The people of Wales have always been proud of their history. Long ago that history would have been recorded and passed down - normally in an oral and poetic manner - by the bards and storytellers of the nation. In more modern times it has been the duty of professional historians to write and tell the history of Wales.
Historian John Davies
Wales has been lucky in that over the years there have been dozens of highly gifted and capable historians, people only too ready to record their views of the nation's past. Many have been academics, some have been professional writers, some what can be euphemistically and best termed 'peoples historians'.
The one thing they all have in common is the ability to tell a damned good story - and working to Rudyard Kipling's old adage that history would be a lot better remembered if it could be told through the medium of good stories, that is a crucial element.
Any look, no matter how brief, at the historians of Wales has to begin with JE Lloyd. Born in 1861 and from 1899 professor of history at Bangor University, his finest work was surely A History Of Wales From The Earliest Times To The Edwardian Conquest. The book was the first comprehensive study of medieval Wales and Lloyd went on to produce another masterpiece on the life of Owain Glyndwr. He also worked as consultant editor on The Dictionary Of Welsh Biography.
The other name that immediately springs to mind when considering Welsh historians is the redoubtable Gwyn Alf Williams. Born at Dowlais in 1925, he lectured at Aberystwyth and Cardiff before, in 1985, becoming a television writer and presenter. He wrote numerous books on topics such as the Merthyr rising and, in 1985, a work that was probably his best, When Was Wales?
A Marxist who, in later life, joined Plaid Cymru, Gwyn Alf was fired by a huge passion for his native land. He loved the dramatic moments, both in his writing and in his TV presentations. He will always be remembered for his part in co-presenting, with Wynford Vaughan-Thomas, the series The Dragon Has Two Tongues, a powerful and dramatic statement about Wales and its past. Gwyn Alf Williams died in 1985.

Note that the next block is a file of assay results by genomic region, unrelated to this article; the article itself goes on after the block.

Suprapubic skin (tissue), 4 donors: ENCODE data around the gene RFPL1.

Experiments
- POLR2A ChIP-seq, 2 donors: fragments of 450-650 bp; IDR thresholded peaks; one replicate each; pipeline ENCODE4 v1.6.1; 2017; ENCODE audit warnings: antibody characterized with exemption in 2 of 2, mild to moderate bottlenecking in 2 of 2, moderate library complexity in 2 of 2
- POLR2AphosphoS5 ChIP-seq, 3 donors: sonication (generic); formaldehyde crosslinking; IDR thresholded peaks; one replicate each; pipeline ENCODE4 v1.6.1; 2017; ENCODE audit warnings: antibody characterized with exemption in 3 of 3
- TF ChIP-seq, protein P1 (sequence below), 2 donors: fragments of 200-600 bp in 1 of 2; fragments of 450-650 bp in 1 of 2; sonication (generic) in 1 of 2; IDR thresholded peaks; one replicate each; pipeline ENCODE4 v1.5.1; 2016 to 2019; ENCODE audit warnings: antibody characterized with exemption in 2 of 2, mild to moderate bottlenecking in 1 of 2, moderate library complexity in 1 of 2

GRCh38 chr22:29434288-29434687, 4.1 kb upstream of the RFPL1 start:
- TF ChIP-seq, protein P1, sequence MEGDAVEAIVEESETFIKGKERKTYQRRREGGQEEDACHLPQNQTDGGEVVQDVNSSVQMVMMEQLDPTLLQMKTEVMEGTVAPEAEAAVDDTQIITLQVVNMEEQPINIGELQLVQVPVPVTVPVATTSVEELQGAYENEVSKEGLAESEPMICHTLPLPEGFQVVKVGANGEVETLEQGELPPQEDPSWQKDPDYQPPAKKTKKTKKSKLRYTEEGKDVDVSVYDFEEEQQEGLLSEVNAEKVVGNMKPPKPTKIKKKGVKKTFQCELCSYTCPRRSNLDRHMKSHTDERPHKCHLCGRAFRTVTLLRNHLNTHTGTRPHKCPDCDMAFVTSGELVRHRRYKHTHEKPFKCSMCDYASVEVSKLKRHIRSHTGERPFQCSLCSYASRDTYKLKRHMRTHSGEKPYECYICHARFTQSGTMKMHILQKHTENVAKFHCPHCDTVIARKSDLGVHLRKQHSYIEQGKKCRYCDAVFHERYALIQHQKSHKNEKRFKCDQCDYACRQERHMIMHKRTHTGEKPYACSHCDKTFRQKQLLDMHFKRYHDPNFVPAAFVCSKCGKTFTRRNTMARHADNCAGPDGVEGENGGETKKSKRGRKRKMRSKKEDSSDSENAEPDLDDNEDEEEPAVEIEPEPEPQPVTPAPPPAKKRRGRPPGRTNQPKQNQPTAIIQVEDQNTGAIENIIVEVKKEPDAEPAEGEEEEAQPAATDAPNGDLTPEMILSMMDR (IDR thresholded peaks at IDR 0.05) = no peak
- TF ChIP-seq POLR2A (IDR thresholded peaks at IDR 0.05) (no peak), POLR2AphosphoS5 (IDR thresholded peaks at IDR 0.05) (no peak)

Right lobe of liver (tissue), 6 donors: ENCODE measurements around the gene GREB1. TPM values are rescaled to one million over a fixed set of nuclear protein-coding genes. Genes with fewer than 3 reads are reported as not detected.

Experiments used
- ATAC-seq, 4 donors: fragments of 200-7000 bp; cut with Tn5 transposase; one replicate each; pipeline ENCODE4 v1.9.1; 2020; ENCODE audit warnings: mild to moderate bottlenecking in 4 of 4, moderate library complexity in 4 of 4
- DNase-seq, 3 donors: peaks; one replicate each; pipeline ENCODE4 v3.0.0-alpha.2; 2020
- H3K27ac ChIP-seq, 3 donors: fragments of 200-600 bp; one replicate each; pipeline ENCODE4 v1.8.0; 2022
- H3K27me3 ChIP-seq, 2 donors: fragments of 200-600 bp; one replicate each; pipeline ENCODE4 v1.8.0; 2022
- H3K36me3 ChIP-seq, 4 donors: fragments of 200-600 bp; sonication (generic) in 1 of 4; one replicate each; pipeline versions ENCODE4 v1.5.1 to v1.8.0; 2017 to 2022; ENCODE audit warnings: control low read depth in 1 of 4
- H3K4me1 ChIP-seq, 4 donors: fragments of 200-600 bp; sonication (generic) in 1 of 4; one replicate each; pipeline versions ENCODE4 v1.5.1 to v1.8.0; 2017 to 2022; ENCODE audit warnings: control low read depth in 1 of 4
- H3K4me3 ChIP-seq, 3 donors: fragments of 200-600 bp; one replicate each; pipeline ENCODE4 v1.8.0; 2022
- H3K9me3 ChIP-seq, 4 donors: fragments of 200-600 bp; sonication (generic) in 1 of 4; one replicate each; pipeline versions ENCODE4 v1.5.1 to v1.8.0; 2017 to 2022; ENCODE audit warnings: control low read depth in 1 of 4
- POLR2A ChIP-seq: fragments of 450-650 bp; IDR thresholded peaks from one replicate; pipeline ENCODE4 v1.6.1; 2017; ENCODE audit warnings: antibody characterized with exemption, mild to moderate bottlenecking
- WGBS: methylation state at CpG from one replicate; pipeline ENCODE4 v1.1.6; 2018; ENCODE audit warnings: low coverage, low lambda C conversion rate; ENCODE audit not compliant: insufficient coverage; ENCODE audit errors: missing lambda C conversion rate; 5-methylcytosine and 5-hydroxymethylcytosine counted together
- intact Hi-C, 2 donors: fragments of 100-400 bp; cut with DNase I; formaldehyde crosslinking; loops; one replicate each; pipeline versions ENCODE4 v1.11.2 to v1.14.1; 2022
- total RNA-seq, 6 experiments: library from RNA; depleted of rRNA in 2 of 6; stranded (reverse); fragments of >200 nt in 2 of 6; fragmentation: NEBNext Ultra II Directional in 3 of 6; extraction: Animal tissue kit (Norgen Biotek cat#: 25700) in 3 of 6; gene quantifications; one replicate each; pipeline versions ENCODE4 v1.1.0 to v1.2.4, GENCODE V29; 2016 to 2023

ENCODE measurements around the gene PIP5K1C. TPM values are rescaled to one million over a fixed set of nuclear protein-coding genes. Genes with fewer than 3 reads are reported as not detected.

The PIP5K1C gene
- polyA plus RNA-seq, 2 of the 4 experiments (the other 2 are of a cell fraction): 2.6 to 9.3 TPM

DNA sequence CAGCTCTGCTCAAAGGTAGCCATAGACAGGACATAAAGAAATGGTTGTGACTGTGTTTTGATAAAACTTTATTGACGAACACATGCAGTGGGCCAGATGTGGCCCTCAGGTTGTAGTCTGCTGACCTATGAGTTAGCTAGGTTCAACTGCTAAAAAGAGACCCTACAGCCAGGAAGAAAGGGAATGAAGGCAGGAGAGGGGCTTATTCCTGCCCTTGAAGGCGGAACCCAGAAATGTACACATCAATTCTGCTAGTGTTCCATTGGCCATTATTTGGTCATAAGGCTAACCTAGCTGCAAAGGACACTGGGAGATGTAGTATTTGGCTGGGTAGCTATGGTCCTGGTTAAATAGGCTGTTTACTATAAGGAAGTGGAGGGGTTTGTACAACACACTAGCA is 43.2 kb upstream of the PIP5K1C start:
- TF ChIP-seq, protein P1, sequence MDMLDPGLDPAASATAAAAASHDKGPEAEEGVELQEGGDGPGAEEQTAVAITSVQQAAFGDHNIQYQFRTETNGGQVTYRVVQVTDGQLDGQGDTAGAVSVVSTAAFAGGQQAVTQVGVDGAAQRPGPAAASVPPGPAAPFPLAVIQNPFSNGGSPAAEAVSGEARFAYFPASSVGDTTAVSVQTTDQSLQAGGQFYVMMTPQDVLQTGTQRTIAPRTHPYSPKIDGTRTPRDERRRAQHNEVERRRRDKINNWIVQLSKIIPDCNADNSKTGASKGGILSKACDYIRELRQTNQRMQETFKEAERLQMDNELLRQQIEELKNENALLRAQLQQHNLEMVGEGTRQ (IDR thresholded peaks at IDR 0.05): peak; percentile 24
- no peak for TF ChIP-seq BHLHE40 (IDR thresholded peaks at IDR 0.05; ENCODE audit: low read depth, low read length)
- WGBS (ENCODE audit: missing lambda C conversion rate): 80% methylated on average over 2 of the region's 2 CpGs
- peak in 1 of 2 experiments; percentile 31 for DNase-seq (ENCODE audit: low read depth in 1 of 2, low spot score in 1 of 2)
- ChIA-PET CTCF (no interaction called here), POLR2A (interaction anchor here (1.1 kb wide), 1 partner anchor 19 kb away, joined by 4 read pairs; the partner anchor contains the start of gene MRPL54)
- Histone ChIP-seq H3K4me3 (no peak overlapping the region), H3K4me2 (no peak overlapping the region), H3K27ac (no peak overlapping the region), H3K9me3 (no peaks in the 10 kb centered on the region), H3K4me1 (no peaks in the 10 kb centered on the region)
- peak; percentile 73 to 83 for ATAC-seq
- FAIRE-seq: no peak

There are so many other historians of note. Two women historians who, over the years have produced a whole string of well-researched and informative texts, are Catrin Stevens and Deirdre Beddoe. Stevens' Welsh Courting Customs is a classic of its kind and is still in print nearly 20 years after publication.
Deirdre Beddoe has written extensively about womens history, producing works such as Discovering Women's History and finding time to edit books such as Parachutes And Petticoats, a compilation of womens remembrances of life during World War.Two.
John Davies is probably the premier Welsh historian working and writing today. After studying at Oxford, he taught at Aberystwyth before retiring to Cardiff. He was commissioned to write The History Of Wales by Penguin and was pleasantly surprised when he found that the book would be published in both English and Welsh. It was, for many years, the standard history of the country, with a revised edition produced in 2007.
Dai Smith, currently chair of the Arts Council of Wales, is another historian of note. Born in the Rhondda, he was professor in the history of Wales at Cardiff before moving into the media and becoming editor of BBC Radio Wales and head of English language programmes. Over the years he has produced numerous detailed and well-written studies of various aspects of Welsh life, including The Fed, a history of the South Wales Miners' Union.
Current historians and writers are many and varied. They include people such as Stephanie Ward, Chris Williams and HV Bowen. Gomer Press recently published A New History Of Wales, edited by Bowen and featuring the views of many of the historians quoted here. They were originally published as a series of articles in the Western Mail and offer a new and, in many cases, different view of Wales - which is exactly what you would expect from some of the country's finest historians.
The public face of history, however, often rests on the presenters of any particular programme rather than the research brains behind it. People like Gwyn Alf Williams, who can write and present, are few and far between. And the Welsh have not been backward in providing good quality presenters who can catch and hold the nation's interest.
Perhaps Wynford Vaughan-Thomas was at the forefront of the move to popularize Welsh history but he has been followed by many fine TV and radio presenters. Huw Edwards and John Humphrys are possibly the best known public faces. They are men who are interested in the history of their nation and are happy to pass on that interest to the general public.
There are undoubtedly many more fine historians of note and people will probably take exception to those quoted above. "What about...?" they will say. Good. Any discussion of the men and women who have made our history fascinating and compelling can only be for the good of the nation and the subject.
The Story of Wales continues on Thursday 1 March at 9pm on BBC One Wales. If you missed the first episode you can watch it on the BBC iPlayer.
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